Guarding Against Credit Card Fraud
Sign your cards as soon as they arrive.
- Carry your cards separately from your wallet, in a zippered compartment, a business card holder, or another small pouch.
- Keep a record of your account numbers, their expiration dates, and the phone number and address of each company in a secure place.
- Keep an eye on your card during the transaction, and get it back as quickly as possible.
- Void incorrect receipts.
- Destroy carbons.
- Save receipts to compare with billing statements.
- Open bills promptly and reconcile accounts monthly, just as you would your checking account.
- Report any questionable charges promptly and in writing to the card issuer.
- Notify card companies in advance of a change in address.
- Lend your card(s) to anyone.
- Leave cards or receipts lying around.
- Sign a blank receipt. When you sign a receipt, draw a line through any blank spaces above the total.
- Write your account number on a postcard or the outside of an envelope.
- Give out your account number over the phone unless you’re making the call to a company you know is reputable. If you have questions about a company, check it out with the Better Business Bureau.
- If you think you’ve been the victim of fraud or a scam, immediately follow these steps. The faster you contact the proper authorities, the more likely you are to minimize the damage a scammer can do to your identity, your credit, and your bank account.
Step 1: Close any affected accounts
Contact the genuine company or organization if you believe you’ve given sensitive information to an unknown source masquerading as that real company or organization. If you contact the real company immediately, they might be able to lessen the damage to you and others. Then:
Speak with the security or fraud department about any fraudulently accessed or opened accounts at every bank or financial institution you deal with, including credit card companies, utilities, Internet service providers, and other organizations that have your personal information.
Follow up with a letter and save a copy for yourself. When you open new accounts use strong passwords, not passwords such as your mother’s maiden name, along with a new account number.
Step 2: Change the passwords on all of your online accounts
When you change your passwords or open new accounts, use strong passwords.
Step 3: Place a fraud alert on your credit reports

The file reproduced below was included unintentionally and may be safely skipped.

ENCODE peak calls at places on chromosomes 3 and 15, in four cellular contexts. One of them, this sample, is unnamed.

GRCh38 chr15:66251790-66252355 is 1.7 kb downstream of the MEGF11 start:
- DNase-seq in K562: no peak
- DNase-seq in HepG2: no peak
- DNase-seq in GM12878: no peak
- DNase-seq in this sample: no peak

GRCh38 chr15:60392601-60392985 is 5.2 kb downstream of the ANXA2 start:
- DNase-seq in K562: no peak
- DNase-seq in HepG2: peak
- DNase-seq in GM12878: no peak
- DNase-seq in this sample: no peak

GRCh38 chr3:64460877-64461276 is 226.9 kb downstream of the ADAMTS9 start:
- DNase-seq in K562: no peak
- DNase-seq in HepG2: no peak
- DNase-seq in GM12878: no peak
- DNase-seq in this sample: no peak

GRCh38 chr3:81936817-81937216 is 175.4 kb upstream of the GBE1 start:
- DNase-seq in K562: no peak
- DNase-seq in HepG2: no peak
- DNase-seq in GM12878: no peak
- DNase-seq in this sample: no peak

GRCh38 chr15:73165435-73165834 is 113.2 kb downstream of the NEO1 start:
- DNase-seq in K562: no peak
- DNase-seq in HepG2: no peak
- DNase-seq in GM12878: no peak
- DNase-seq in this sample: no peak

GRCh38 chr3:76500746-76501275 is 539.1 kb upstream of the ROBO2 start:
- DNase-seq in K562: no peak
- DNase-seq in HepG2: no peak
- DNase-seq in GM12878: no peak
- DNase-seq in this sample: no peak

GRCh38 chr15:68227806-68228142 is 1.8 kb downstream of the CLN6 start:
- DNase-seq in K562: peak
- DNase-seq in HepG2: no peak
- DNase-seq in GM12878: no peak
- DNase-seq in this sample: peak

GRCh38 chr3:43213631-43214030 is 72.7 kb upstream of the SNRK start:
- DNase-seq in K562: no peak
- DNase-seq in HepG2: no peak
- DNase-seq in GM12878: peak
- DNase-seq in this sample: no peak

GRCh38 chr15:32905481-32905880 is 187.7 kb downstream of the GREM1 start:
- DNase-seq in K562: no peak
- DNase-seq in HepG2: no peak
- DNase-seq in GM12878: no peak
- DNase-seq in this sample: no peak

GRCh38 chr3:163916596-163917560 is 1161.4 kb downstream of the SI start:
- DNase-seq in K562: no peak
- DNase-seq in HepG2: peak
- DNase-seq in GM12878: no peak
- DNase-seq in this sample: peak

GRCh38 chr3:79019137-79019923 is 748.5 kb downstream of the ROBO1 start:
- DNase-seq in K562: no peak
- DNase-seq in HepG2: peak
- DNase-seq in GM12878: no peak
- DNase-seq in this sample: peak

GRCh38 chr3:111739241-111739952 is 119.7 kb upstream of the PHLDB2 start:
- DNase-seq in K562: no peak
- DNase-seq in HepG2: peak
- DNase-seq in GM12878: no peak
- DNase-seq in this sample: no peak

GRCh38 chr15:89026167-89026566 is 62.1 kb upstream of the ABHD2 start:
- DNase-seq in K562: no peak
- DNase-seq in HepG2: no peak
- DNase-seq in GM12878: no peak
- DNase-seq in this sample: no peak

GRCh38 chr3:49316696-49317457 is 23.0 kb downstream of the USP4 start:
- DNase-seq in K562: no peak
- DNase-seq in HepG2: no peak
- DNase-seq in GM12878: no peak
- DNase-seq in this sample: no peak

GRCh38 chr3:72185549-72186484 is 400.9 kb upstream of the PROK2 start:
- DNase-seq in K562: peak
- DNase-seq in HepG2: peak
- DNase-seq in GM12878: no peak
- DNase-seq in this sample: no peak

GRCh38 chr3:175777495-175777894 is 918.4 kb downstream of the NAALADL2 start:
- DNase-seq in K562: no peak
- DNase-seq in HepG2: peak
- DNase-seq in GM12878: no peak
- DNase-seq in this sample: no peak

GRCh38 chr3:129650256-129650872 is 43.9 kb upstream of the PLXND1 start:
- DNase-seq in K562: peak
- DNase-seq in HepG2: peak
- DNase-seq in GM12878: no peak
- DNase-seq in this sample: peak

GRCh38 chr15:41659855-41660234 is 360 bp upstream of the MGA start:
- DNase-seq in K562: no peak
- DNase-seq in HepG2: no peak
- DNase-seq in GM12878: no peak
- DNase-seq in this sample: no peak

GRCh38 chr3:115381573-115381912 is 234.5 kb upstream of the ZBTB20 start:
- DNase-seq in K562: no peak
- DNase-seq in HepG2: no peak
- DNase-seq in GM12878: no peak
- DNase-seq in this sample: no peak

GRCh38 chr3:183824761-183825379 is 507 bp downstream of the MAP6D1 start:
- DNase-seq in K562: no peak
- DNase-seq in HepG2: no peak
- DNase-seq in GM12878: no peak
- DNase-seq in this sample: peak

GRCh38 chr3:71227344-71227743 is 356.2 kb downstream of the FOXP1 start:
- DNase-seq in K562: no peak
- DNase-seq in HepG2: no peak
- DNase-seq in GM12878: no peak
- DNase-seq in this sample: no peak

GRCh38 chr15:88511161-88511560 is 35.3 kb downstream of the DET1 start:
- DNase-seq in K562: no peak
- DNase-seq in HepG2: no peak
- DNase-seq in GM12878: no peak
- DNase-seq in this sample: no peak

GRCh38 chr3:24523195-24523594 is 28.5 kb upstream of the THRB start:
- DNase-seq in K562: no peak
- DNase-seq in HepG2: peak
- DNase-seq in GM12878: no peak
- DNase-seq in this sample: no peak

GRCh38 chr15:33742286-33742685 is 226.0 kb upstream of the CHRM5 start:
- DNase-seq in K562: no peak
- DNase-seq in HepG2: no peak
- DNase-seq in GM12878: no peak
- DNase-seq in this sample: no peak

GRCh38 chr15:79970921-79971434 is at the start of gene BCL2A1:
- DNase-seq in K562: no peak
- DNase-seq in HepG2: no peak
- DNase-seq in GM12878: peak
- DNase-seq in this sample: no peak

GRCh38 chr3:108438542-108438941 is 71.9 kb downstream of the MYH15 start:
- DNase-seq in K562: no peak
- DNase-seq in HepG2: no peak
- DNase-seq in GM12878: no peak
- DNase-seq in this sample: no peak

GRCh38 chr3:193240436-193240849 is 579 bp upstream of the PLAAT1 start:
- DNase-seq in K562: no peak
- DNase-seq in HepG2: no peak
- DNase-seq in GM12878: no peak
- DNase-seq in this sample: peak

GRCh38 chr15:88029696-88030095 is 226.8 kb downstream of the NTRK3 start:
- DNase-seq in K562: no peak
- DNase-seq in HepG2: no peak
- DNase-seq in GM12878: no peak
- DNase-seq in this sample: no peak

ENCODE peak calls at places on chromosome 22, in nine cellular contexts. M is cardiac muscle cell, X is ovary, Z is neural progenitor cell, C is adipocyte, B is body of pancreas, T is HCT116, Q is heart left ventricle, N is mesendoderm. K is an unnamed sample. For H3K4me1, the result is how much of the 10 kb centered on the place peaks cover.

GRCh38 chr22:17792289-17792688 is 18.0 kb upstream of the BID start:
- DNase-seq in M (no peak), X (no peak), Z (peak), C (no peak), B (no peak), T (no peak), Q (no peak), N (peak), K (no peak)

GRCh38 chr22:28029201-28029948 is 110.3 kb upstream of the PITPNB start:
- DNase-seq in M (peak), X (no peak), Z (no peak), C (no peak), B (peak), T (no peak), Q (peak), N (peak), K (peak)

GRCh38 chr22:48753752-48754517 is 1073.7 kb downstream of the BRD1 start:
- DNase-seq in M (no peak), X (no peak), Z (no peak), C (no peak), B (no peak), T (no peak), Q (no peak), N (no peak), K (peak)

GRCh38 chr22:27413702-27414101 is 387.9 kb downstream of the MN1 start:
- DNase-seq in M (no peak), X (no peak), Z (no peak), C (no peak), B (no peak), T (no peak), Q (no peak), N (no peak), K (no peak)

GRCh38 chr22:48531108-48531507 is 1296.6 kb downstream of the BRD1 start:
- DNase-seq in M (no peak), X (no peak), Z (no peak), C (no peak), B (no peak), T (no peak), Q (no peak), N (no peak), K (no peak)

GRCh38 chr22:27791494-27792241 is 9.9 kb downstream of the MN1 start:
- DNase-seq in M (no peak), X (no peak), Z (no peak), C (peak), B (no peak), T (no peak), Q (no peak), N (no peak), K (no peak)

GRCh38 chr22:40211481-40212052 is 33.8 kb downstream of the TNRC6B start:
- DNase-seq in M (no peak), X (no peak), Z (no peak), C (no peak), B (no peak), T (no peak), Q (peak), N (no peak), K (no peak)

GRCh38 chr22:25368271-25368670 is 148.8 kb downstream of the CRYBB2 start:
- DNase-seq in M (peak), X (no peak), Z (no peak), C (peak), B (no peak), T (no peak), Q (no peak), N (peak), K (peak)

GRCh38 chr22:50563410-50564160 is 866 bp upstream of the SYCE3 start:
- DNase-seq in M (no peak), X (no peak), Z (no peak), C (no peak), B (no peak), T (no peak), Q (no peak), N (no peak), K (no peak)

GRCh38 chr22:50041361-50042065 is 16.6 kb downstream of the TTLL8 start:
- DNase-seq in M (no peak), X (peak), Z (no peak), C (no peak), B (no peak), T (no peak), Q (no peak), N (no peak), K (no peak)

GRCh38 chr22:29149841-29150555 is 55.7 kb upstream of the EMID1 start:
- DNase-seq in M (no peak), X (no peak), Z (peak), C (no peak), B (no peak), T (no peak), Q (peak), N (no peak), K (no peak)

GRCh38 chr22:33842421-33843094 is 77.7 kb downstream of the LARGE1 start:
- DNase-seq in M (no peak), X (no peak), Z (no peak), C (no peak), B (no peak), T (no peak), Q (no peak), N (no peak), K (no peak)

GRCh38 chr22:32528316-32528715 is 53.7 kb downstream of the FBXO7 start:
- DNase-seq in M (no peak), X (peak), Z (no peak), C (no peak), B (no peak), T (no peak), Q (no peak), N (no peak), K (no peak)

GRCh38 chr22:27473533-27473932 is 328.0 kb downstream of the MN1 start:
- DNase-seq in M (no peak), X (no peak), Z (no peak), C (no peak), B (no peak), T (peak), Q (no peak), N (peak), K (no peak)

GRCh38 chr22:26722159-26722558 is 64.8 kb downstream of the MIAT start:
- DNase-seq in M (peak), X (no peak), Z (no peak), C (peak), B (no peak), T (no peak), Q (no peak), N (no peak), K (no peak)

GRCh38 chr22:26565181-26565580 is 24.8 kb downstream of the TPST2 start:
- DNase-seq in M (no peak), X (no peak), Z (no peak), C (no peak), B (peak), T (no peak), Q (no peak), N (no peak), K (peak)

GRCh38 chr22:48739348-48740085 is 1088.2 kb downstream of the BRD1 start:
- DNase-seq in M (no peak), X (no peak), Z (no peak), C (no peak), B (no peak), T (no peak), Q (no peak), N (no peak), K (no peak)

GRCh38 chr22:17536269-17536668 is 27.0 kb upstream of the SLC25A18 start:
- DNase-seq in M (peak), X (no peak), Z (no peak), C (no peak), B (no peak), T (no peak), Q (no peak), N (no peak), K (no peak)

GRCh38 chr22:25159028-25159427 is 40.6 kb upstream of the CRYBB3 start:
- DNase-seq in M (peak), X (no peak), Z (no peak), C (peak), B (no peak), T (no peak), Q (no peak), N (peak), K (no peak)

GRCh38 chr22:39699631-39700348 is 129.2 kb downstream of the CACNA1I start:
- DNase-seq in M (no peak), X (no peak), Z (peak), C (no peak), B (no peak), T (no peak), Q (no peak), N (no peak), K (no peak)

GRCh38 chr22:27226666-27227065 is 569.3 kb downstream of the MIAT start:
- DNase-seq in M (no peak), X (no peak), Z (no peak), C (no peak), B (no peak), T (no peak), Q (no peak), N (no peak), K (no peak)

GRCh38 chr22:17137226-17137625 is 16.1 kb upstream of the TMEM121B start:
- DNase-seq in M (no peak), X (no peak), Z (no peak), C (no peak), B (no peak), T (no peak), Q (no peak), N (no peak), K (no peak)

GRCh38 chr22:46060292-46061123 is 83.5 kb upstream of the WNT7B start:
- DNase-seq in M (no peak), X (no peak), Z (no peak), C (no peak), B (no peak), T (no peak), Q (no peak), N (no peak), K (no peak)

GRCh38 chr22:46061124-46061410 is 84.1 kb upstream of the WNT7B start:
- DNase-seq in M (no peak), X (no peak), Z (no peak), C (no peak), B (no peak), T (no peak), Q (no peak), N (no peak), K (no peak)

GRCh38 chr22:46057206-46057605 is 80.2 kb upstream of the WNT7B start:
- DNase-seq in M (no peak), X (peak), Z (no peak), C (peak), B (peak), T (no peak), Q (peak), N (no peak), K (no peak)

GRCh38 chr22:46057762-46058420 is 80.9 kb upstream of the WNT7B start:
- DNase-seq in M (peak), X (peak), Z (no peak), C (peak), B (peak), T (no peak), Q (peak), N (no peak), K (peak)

Step 4: Freeze your credit reports
A credit freeze is a way to block your credit reports to make it a lot tougher for an identity thief to get a loan or open a credit account in your name. While a freeze is in place, no one – not even you! – can open an account in your name. Lenders, insurers and even employers doing background checks are not able to access your credit file.
You can have the freeze lifted, or “thawed,” if you need to get new credit, but you have to give the bureaus a specially issued personal identification number and a few days’ notice to do so.
You probably need to freeze your credit if:
· You’ve already been the victim of “new account” fraud. If someone stole enough information about you to open a credit card account or get a loan in your name, then you need to make sure such fraud doesn’t happen again.
· You’ve been told that your personal identifying information has been compromised. More than 200 million personal records have been stolen, hacked into or otherwise compromised since the Privacy Rights Clearinghouse started keeping track in 2005. You probably don’t need to bother with a freeze if thieves accessed a database that contained just your credit card number. Credit card fraud is relatively easy to catch and fix without long-term damage to your credit reports.
On the other hand, if the thief just swiped your credit card or credit card number, a freeze is definitely overkill. Just report the theft to your credit card issuer, fill out its paperwork and go on your way with your new card.
Step 5: Contact the proper authorities
Step 6: Record and save everything
As you complete all these steps to clear up the wrongdoing, always make print copies of documents for yourself, including e-mail messages, written correspondence, and records of telephone calls, and file them somewhere safe.
For telephone or in-person conversations, follow up with dated confirmation letters to the organization, and save a copy for yourself. State in the letter what was covered in the conversation, and list any follow-up items that you or the representative have committed to in the conversation.
Copy paste article from Fight Fraud